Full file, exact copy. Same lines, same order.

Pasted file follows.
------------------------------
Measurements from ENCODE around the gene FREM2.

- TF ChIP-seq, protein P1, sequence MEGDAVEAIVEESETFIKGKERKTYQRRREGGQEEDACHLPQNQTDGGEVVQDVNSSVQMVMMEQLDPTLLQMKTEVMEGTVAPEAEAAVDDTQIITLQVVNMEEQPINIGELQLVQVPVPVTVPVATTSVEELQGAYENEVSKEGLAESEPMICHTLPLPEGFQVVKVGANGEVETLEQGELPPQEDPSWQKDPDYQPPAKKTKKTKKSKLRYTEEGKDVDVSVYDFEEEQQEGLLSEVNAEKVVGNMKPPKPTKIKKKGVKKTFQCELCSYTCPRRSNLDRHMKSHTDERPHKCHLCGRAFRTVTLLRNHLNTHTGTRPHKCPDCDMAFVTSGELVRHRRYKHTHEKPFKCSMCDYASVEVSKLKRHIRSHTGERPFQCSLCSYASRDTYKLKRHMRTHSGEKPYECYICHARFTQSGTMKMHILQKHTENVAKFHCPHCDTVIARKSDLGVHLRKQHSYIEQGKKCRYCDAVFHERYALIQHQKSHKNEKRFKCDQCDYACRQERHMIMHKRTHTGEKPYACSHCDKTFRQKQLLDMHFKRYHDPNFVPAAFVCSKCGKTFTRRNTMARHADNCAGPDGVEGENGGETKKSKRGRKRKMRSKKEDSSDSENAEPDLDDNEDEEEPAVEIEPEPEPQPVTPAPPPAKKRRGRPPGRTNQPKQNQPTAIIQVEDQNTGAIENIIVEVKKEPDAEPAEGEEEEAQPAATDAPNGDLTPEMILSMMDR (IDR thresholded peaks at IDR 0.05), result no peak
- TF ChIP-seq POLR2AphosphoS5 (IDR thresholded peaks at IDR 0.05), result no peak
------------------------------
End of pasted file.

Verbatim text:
Measurements from ENCODE around the gene FREM2.

- TF ChIP-seq, protein P1, sequence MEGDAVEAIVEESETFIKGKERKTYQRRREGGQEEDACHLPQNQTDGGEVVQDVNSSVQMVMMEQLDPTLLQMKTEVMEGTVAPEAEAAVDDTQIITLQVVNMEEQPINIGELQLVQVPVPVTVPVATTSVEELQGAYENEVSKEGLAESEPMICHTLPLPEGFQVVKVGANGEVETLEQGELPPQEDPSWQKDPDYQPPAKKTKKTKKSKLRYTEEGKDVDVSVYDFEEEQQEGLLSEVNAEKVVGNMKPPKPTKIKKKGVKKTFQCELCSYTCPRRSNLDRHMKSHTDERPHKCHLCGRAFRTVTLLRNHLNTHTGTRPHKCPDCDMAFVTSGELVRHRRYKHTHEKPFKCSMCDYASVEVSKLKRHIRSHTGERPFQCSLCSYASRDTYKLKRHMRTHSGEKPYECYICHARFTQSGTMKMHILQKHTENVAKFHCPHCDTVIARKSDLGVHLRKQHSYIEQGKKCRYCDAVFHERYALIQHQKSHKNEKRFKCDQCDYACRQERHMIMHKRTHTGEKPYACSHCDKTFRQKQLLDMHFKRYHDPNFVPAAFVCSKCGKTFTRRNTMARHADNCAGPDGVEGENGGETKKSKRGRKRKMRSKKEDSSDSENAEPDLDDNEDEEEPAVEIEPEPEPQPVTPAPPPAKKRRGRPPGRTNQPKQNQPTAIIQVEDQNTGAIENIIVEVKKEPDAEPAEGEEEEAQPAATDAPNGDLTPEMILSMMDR (IDR thresholded peaks at IDR 0.05), result no peak
- TF ChIP-seq POLR2AphosphoS5 (IDR thresholded peaks at IDR 0.05), result no peak